Surveys and Sequence

July 8, 2012
Posted by Jay Livingston

Push polls are an extreme example of the problems inherent in surveys, even surveys that are not apparently tendentious.  You ask a seemingly straightforward questions, but respondents may not be answering the question you think you asked.  That’s why I tend to distrust one-shot surveys with questions that have never been used before.  (Earlier posts on this are here and here).

Good surveys also vary the sequence of questions since Question #1 may set the framework a person then uses to think about Question #2. 

“Yes, Prime Minister” offers a useful example – exaggerated, but useful in the research methods course nevertheless.

HT: Keith Humphrey

Au Canada

July 5, 2012
Posted by Jay Livingston

After the Supreme Court’s Obamacare decision, some conservatives announced Twitterers joked that they were so fed up they were moving to Canada (Buzzfeed story here.)

Maybe they were doctors thinking about administrative costs:
A 2010 Health Affairs study found that doctors in Ontario, a Canadian province, spent $22,205 each year dealing with the single-payer agency, compared to the $82,975 American doctors spend dealing with private insurance companies, Medicare and Medicaid.
Or maybe they were patients in need of costly tests:
An MRI that costs, on average, $1,200 in the United States comes in at $824 north of the border.
(from a WaPo blog by Sarah Kliff.)

The Flag

July 4, 2012
Posted by Jay Livingston

Five years ago, Pew Research did a survey on patriotism.  The study was released with this title:
Who Flies the Flag? Not Always Who You Might Think
A Closer Look at Patriotism
Pew asked people if they displayed the flag at home, at work, or on their cars. Most of the demographic breakdowns were what you and Pew would expect.  Flag flying was more common among Whites, males, and Republicans. Apparently what surprised Pew (or its headline writer) was the regional breakdown.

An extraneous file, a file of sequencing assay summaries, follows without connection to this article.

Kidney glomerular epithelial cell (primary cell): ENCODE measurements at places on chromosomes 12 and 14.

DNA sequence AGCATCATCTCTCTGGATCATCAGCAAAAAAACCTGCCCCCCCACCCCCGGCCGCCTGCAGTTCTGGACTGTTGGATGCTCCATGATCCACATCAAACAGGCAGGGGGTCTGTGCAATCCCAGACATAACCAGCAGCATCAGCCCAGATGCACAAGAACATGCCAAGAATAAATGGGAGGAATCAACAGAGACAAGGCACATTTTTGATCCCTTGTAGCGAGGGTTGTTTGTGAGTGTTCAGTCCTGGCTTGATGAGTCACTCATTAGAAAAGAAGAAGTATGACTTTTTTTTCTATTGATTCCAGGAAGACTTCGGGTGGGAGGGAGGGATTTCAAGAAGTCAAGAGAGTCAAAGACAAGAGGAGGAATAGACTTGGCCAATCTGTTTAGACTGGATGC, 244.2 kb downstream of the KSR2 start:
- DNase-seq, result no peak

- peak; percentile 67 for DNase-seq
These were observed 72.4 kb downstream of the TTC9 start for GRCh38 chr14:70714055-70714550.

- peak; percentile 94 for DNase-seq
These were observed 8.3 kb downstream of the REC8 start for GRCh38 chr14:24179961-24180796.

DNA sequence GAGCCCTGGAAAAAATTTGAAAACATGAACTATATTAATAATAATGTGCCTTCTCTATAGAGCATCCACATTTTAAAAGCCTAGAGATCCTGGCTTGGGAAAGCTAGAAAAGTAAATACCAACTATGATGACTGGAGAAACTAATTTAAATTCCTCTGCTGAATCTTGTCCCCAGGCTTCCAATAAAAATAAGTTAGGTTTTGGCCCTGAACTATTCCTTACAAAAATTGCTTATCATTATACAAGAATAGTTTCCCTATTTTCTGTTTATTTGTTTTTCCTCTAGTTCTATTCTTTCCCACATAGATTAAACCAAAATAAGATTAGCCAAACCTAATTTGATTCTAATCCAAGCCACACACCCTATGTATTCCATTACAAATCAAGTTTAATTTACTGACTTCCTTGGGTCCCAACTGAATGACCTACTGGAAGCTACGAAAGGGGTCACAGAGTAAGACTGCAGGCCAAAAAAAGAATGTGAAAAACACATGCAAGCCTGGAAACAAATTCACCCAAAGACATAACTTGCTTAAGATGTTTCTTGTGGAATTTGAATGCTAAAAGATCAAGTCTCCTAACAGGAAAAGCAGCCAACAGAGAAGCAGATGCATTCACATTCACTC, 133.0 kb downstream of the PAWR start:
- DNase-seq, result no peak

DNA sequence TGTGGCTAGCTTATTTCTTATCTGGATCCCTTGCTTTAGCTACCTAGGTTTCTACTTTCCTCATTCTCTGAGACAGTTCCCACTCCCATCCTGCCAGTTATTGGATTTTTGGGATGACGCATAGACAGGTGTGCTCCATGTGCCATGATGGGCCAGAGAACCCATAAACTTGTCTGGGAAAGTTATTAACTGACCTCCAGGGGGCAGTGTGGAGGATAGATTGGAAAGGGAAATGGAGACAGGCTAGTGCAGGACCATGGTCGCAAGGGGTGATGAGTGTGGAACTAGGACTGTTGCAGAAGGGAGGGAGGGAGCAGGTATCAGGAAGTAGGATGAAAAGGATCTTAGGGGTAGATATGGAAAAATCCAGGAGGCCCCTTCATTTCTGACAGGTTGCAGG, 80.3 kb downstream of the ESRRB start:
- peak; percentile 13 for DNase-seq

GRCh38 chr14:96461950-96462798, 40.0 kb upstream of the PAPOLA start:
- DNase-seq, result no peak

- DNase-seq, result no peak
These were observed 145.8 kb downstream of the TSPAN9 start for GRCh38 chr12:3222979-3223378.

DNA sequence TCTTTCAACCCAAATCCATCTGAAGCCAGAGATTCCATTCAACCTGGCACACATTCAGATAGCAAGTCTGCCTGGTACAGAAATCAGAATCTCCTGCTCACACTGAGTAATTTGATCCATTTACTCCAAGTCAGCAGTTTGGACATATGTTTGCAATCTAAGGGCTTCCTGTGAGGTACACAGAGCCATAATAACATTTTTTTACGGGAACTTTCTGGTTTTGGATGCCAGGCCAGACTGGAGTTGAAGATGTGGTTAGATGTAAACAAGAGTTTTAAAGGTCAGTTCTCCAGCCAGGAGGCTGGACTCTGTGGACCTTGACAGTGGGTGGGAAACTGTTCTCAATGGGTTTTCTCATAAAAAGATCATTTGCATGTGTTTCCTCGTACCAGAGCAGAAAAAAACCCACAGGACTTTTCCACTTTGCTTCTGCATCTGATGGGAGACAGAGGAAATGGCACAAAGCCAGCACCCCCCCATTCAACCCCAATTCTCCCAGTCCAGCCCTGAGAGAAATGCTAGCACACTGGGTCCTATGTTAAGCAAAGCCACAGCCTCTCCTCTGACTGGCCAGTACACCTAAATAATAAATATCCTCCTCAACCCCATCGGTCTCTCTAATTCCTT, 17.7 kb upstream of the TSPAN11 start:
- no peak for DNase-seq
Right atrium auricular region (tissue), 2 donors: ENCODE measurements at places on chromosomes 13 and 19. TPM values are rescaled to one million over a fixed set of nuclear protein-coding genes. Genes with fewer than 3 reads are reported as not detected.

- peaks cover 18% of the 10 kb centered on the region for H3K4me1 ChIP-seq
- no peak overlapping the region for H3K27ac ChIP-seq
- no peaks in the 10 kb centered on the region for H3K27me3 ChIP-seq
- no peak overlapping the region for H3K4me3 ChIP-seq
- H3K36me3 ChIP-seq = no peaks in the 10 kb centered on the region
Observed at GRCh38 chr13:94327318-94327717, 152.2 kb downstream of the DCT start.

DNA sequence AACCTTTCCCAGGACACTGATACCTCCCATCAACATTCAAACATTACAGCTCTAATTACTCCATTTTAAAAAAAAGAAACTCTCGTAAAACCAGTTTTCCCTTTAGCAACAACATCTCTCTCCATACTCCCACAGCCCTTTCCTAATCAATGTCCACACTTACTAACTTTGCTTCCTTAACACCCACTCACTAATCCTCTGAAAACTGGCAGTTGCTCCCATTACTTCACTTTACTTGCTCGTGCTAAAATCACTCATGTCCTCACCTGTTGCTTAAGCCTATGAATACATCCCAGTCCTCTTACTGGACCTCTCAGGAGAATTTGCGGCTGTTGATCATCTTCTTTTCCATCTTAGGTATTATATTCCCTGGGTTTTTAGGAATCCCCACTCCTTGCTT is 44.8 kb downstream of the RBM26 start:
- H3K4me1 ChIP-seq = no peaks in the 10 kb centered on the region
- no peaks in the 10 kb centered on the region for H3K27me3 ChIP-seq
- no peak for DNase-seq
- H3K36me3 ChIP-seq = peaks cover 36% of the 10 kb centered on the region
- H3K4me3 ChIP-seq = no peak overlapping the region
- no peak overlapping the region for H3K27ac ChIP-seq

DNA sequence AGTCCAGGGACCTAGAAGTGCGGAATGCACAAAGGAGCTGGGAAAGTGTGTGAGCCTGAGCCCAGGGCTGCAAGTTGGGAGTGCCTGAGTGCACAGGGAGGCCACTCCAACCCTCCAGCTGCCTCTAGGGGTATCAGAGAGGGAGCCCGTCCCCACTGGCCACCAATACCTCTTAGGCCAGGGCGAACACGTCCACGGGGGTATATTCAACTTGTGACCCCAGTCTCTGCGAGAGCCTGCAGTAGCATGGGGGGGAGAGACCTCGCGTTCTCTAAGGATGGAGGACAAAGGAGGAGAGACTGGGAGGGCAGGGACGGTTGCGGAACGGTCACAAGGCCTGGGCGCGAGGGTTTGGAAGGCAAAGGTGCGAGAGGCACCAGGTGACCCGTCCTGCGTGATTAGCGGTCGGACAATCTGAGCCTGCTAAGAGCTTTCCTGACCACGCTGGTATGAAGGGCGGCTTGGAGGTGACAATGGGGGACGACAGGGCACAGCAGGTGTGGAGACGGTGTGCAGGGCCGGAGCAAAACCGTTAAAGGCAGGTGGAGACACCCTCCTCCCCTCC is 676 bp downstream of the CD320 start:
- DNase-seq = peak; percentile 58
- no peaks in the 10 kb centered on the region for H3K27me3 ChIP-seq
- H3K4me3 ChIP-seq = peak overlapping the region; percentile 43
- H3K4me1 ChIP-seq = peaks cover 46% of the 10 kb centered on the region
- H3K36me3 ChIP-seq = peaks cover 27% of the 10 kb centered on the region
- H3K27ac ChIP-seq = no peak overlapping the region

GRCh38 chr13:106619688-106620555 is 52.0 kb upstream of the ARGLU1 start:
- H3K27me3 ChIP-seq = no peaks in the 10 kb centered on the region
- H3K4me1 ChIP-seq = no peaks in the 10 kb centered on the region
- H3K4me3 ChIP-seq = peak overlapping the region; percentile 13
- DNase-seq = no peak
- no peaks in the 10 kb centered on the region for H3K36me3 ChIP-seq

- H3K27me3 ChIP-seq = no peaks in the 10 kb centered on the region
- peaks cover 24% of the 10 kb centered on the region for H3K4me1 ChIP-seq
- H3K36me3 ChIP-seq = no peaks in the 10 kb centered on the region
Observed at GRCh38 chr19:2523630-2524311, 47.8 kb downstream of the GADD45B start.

As Pew says, “Notably, significantly more Northeasterners and Midwesterners fly the flag than do residents of the South or the West.”

Not to get to Clintonesque here, but maybe it depends on what  “the flag” means.  People in the South are in fact more likely to display a national flag. But the flag these patriots display is not the one in the picture above, the flag of the USA.  It is the flag of a country that fought a war against the USA – a war that killed a greater proportion of the population of the USA than has any other war in our history. (Even the absolute number of USA dead and wounded is second only to World War II.)

UPDATE:  A 2011 Pew survey found that 8% of the total sample said they displayed the Confederate flag.  If we assume that all these were in the South and add them to the 58% of Southerners in the 2007 survey who said they displayed “the flag,” the South still trails the Northeast in flagwaving, though the 3-point difference is within the margin of error. (HT: @ConradHackett)

Name, Race, and Class